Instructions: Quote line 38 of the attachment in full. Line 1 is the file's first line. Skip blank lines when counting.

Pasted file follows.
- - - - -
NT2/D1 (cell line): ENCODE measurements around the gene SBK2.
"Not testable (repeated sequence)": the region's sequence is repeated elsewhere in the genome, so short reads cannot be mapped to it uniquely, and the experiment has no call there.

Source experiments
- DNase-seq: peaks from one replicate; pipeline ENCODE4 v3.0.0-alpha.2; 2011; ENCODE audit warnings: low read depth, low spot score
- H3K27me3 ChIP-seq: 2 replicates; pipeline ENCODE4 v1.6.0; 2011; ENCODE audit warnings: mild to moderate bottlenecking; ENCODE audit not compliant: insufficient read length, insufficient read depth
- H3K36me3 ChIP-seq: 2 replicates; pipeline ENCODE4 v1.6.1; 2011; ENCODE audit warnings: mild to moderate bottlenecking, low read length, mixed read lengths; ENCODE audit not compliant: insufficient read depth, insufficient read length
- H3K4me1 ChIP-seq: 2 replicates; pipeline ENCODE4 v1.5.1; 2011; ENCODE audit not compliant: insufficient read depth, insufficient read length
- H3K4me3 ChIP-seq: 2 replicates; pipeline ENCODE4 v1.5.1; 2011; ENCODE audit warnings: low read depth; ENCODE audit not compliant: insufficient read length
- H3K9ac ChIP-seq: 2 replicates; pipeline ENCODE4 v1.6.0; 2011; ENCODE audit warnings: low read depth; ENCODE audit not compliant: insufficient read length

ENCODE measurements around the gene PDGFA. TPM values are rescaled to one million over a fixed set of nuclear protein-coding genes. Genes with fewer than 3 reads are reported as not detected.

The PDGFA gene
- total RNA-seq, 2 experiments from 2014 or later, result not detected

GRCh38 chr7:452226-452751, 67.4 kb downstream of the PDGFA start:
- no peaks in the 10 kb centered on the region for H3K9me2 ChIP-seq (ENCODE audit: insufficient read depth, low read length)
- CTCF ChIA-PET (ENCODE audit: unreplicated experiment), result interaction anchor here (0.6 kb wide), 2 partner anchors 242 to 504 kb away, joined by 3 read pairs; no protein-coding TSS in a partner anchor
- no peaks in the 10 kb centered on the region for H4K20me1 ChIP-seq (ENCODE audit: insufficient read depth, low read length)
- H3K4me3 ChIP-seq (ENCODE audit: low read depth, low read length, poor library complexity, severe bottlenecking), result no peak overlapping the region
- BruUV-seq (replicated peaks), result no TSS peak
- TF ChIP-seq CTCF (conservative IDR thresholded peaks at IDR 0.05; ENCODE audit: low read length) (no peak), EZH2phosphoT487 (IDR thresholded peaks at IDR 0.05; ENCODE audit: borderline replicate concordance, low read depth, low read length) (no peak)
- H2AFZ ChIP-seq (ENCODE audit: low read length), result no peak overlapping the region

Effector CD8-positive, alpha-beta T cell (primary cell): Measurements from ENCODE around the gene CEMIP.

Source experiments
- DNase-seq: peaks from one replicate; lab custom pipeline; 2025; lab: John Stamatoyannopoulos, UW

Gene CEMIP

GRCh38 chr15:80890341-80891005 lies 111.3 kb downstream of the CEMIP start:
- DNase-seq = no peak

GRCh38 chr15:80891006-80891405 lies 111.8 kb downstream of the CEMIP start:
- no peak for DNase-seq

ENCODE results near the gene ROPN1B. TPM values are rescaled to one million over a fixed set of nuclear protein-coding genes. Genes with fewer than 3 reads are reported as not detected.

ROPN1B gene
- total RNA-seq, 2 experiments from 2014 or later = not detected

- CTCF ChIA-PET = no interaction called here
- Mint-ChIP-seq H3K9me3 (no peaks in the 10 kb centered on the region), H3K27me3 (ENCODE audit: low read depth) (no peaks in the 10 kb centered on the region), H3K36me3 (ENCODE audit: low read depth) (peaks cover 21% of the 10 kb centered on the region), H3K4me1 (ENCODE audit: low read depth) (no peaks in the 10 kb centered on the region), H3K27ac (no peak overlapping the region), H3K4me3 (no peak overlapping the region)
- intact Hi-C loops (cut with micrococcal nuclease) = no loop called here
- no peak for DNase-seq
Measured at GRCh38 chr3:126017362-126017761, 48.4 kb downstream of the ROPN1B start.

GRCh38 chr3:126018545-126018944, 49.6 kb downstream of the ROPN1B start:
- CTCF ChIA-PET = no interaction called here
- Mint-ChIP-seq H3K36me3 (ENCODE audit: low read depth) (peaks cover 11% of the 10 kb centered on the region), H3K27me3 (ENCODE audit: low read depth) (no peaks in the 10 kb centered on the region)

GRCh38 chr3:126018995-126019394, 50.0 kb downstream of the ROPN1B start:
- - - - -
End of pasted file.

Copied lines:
- CTCF ChIA-PET = no interaction called here